This is the first in a series of “versus” articles I’ll be doing where I take two shows or DVDs and pit them against each other in terms of the quality found in the work within.
WWF Fully Loaded '98
1. Val Venis vs. Jeff Jarrett - 3
2. D'Lo Brown vs. X-Pac - 2
3. Faarooq and Scorpio vs. Terry Funk and Justin Bradshaw - 4
4. Mark Henry vs. Vader - 2
5. Disciples of Apocalypse vs. L.O.D. 2000 - 3
6. Owen Hart vs. Ken Shamrock - Dungeon Match - 6
7. The Rock vs. Triple H - 2 out of 3 Falls Match - 5
8. Undertaker and Steve Austin vs. Kane and Mankind - 6
Overall Score: 38.75%
Analysis: The “Attitude” era has a bit of a negative stigma in that the shows were congested, overbooked pieces of garbage in large part. I tried to keep any preexisting biases out of my head. The end result was a mixed bag but overall not terribly disappointing. The worst parts were the X-Pac match, which I assumed would had been good, but he looked lethargic and on drugs, the Vader match, who looked visibly miserable as they botched the first spot and later having to put Henry over so cleanly, etc. The middle of the road stuff was the tag match, which was especially fun when Scorpio was doing his best Funk impersonation bumping wildly on the floor for Terry, and Rock’s match, which albeit him performing quite well in, died a sudden death when the match ended in a time-limit draw thus rendering all the build for nothing. The match in Stu Hart’s basement needs to be seen to be believed. I gave it a bonus point for the rarity and uniqueness of the concept, and the work itself is solid, as albeit short, these guys throw some hard strikes, trade submissions, nearly put a hole in the wall (and succeed putting one in the ceiling), etc. The main event is the type of match that detractors of this era would initially wince at, but for what it is, the workers kept the crowd emotionally invested in this, Austin’s work ethic is second to none at this point, and time has dulled the aura of being forced feed this stuff weekly, so now you can look at it more objectively and it’s a pretty solid main event.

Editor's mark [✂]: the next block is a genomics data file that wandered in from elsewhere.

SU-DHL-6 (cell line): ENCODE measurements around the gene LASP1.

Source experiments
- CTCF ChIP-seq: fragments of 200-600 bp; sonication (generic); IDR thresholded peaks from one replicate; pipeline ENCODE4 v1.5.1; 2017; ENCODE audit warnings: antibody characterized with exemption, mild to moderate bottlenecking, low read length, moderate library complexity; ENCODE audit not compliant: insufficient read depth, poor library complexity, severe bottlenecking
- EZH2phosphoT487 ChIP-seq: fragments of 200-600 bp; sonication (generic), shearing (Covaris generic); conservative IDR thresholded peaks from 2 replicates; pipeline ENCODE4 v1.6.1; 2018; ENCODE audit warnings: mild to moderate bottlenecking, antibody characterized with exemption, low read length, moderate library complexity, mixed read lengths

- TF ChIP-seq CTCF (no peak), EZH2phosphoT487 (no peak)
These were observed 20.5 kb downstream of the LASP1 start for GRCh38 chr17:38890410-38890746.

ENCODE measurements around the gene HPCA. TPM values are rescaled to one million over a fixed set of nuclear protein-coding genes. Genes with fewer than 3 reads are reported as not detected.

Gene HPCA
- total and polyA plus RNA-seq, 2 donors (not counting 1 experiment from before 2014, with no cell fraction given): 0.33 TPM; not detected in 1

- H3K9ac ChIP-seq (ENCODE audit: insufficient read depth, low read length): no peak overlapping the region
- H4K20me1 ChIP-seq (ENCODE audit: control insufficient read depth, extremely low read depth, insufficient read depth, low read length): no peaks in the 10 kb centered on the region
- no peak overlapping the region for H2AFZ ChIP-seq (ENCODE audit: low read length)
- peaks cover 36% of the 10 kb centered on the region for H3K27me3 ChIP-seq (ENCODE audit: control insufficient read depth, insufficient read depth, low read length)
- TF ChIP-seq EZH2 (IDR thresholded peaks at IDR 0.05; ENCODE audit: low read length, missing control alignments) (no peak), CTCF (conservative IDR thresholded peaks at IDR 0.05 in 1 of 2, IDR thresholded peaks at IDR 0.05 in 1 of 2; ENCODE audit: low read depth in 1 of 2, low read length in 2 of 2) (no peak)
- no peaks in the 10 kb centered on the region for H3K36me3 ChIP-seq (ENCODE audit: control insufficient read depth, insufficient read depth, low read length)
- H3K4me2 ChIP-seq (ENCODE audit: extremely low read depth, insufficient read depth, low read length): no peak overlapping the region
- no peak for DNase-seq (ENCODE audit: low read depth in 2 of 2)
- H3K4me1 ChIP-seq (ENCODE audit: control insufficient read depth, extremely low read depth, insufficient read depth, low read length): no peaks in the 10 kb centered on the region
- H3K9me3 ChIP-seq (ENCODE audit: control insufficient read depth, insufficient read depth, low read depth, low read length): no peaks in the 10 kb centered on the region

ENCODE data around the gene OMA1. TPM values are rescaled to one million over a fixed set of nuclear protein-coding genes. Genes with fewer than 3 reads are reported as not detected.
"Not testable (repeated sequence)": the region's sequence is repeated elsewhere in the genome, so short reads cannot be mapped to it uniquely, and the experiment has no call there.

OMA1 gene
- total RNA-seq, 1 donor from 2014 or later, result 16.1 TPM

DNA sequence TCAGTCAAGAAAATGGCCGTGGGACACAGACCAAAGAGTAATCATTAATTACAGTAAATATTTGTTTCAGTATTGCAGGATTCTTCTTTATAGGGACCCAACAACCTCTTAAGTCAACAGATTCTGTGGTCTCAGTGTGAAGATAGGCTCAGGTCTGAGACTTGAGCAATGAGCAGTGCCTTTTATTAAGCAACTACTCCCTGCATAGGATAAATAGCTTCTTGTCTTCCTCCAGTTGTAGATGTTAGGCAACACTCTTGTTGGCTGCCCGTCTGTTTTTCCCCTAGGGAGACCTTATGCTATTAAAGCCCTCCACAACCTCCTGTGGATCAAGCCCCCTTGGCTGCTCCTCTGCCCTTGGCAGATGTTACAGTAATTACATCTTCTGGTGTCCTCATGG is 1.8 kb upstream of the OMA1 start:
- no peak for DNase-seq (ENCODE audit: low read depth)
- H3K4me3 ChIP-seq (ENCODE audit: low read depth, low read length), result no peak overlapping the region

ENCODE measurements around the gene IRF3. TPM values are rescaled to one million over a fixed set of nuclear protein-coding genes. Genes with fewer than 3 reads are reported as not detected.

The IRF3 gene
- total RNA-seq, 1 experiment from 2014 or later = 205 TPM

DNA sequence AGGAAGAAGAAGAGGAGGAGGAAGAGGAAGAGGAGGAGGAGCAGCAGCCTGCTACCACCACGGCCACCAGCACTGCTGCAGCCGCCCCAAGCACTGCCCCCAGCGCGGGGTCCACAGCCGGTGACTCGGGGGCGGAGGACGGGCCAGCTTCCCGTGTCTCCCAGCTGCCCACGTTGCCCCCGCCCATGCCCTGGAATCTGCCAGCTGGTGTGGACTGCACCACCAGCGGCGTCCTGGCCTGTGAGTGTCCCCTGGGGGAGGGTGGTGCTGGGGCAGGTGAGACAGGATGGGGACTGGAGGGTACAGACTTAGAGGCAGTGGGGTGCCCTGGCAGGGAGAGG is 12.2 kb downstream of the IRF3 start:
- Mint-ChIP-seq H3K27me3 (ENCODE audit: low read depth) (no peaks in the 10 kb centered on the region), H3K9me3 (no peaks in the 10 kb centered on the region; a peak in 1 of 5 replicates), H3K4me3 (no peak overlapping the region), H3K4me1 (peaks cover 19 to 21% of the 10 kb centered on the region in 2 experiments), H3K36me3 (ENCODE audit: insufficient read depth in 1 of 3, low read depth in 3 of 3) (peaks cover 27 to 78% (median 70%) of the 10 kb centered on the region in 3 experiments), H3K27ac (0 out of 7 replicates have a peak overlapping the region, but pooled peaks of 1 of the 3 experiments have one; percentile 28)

WWF Fully Loaded '00
1. T&A and Trish Stratus vs. Hardy Boyz and Lita - Mixed Tag Match - 6
2. Tazz vs. Al Snow - 3
3. Eddie Guerrero vs. Perry Saturn - 3
4. Acolytes vs. Edge and Christian - 4
5. Val Venis vs. Rikishi - Steel Cage Match - 5
6. Undertaker vs. Kurt Angle - 5
7. Triple H vs. Chris Jericho - Last Man Standing Match - 7
8. The Rock vs. Chris Benoit - 7
Overall Score: 50%
Analysis: I was blown away by the freshness and fun of the opener. Offhand, I’d have to make an argument for it as one of the better contemporary mixed tag matches in history. The Boyz were firing on all cylinders, Albert looked great (still think he wasn’t utilized correctly in WWE—their loss!), and Trish, sorry for sounding like such a red-blooded American male, but watching her big ass hang out of a pair of tiny hot pink trunks made the entire show. A real good way to start a show. The next matches dulled my initial feelings, as Tazz and Snow was physical enough and would have been fine as a ECW on TNN main event, but neither guy connected with the deafeningly quiet audience, and Saturn sandbagged Eddie badly, looking like complete shit, using dull power offense and having poor timing. I liked the cage match, sort of felt old school, they dropped the ball on Val who worked hard on both shows, and Rikishi’s splash off the cage was arguably the biggest “holy shit!” moment of either show. Undertaker and Angle was good, but for all of the hype and vignettes throughout the show, they only gave them eight minutes so I couldn’t go any higher on their score. I forgot how fun the “American Badass” character was, as well as goofy Angle. I liked the pace and brutality of the Last Man Standing bout, Hunter bled well and I contest ’00 was one of his better years, only thing I didn’t enjoy was the match-ending back suplex off the security railing through an announcing table as HHH didn’t get any air and made the big spot look sort of pussy. The main event was terrific, both guys work at such a frenetic, breakneck pace—I loved it. Rock juices and Benoit’s a raging manic, the finish is screwy, as Foley re-starts the match but even that didn’t hurt its overall impact on me. I could watch both of these guys’ work of that era endlessly and even if the crowd wasn’t completely sold on Benoit both guys still put a lot of themselves out there in the ring in an under the radar classic.
Winner: Fully Loaded ‘00
Final Thoughts: Well, all things considered, ’00 beat ’98 by a pretty sizable margin. While ’98 wasn’t as bad as I’d initially feared, it definitely had the weaker card and delivery. ’00 was no golden year in general but I think this pay-per-view slips through a lot of fans’ memories because its actually a fairly solid outing and the second-half is full of quality stuff. In closing, anything I scored 6 or higher is worth actively seeking out. If anyone does watch any of it, drop a comment, let us know your thoughts. Future “versus” articles will include battles between the best of Mickie Knuckles and Eddie Kingston, a rumble between two early-90’s Royal Rumble shows, and many more.